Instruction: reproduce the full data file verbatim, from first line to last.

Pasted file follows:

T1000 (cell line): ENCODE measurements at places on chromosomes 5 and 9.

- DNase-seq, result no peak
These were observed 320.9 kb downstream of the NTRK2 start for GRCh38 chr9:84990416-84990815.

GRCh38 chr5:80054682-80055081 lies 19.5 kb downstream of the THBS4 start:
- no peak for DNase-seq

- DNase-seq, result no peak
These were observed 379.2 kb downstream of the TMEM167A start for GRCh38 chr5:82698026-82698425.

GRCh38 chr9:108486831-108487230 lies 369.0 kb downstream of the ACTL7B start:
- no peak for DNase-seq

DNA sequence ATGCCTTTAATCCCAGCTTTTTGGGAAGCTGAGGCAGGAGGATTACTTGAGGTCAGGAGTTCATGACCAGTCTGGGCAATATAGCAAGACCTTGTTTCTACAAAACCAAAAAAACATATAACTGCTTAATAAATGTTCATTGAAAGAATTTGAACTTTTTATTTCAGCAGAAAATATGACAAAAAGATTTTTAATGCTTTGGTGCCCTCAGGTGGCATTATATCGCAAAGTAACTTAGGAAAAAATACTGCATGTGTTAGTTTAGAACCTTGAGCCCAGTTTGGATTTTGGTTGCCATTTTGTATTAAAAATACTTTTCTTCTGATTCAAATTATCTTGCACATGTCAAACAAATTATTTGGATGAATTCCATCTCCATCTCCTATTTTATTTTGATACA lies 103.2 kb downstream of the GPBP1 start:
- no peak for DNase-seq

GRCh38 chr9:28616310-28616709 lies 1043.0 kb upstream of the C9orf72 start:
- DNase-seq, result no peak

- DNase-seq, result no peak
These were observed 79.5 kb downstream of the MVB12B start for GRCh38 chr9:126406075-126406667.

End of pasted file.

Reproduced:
T1000 (cell line): ENCODE measurements at places on chromosomes 5 and 9.

- DNase-seq, result no peak
These were observed 320.9 kb downstream of the NTRK2 start for GRCh38 chr9:84990416-84990815.

GRCh38 chr5:80054682-80055081 lies 19.5 kb downstream of the THBS4 start:
- no peak for DNase-seq

- DNase-seq, result no peak
These were observed 379.2 kb downstream of the TMEM167A start for GRCh38 chr5:82698026-82698425.

GRCh38 chr9:108486831-108487230 lies 369.0 kb downstream of the ACTL7B start:
- no peak for DNase-seq

DNA sequence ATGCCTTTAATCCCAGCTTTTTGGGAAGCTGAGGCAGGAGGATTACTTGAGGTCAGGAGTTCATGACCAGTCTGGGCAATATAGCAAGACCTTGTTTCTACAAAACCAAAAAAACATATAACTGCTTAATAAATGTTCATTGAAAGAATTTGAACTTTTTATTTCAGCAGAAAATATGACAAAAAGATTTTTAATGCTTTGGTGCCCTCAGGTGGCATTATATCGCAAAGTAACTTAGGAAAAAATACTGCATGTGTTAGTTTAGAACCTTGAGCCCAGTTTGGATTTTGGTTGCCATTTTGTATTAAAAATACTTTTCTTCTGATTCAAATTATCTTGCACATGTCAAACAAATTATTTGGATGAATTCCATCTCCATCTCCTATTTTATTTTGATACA lies 103.2 kb downstream of the GPBP1 start:
- no peak for DNase-seq

GRCh38 chr9:28616310-28616709 lies 1043.0 kb upstream of the C9orf72 start:
- DNase-seq, result no peak

- DNase-seq, result no peak
These were observed 79.5 kb downstream of the MVB12B start for GRCh38 chr9:126406075-126406667.